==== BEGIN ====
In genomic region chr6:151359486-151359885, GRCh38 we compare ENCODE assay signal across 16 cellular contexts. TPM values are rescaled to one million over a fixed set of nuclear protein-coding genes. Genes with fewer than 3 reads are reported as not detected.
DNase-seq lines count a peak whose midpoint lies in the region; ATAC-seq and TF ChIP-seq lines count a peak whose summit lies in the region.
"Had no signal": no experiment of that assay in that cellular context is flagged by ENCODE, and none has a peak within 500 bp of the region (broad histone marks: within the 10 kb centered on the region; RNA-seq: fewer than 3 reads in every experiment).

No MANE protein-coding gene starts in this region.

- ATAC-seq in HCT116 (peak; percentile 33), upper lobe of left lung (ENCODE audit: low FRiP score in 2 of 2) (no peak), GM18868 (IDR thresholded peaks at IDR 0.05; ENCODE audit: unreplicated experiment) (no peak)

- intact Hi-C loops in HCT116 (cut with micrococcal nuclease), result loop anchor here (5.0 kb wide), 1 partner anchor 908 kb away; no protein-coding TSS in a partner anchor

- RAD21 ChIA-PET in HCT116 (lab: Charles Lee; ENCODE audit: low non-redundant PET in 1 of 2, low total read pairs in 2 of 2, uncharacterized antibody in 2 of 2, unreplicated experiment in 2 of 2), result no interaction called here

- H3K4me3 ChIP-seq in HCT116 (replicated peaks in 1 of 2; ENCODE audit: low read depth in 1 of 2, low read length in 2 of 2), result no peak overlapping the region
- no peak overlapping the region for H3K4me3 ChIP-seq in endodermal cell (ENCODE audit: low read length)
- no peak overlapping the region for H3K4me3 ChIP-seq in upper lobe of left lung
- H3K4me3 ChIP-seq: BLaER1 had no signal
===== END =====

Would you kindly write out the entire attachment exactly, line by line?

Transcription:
In genomic region chr6:151359486-151359885, GRCh38 we compare ENCODE assay signal across 16 cellular contexts. TPM values are rescaled to one million over a fixed set of nuclear protein-coding genes. Genes with fewer than 3 reads are reported as not detected.
DNase-seq lines count a peak whose midpoint lies in the region; ATAC-seq and TF ChIP-seq lines count a peak whose summit lies in the region.
"Had no signal": no experiment of that assay in that cellular context is flagged by ENCODE, and none has a peak within 500 bp of the region (broad histone marks: within the 10 kb centered on the region; RNA-seq: fewer than 3 reads in every experiment).

No MANE protein-coding gene starts in this region.

- ATAC-seq in HCT116 (peak; percentile 33), upper lobe of left lung (ENCODE audit: low FRiP score in 2 of 2) (no peak), GM18868 (IDR thresholded peaks at IDR 0.05; ENCODE audit: unreplicated experiment) (no peak)

- intact Hi-C loops in HCT116 (cut with micrococcal nuclease), result loop anchor here (5.0 kb wide), 1 partner anchor 908 kb away; no protein-coding TSS in a partner anchor

- RAD21 ChIA-PET in HCT116 (lab: Charles Lee; ENCODE audit: low non-redundant PET in 1 of 2, low total read pairs in 2 of 2, uncharacterized antibody in 2 of 2, unreplicated experiment in 2 of 2), result no interaction called here

- H3K4me3 ChIP-seq in HCT116 (replicated peaks in 1 of 2; ENCODE audit: low read depth in 1 of 2, low read length in 2 of 2), result no peak overlapping the region
- no peak overlapping the region for H3K4me3 ChIP-seq in endodermal cell (ENCODE audit: low read length)
- no peak overlapping the region for H3K4me3 ChIP-seq in upper lobe of left lung
- H3K4me3 ChIP-seq: BLaER1 had no signal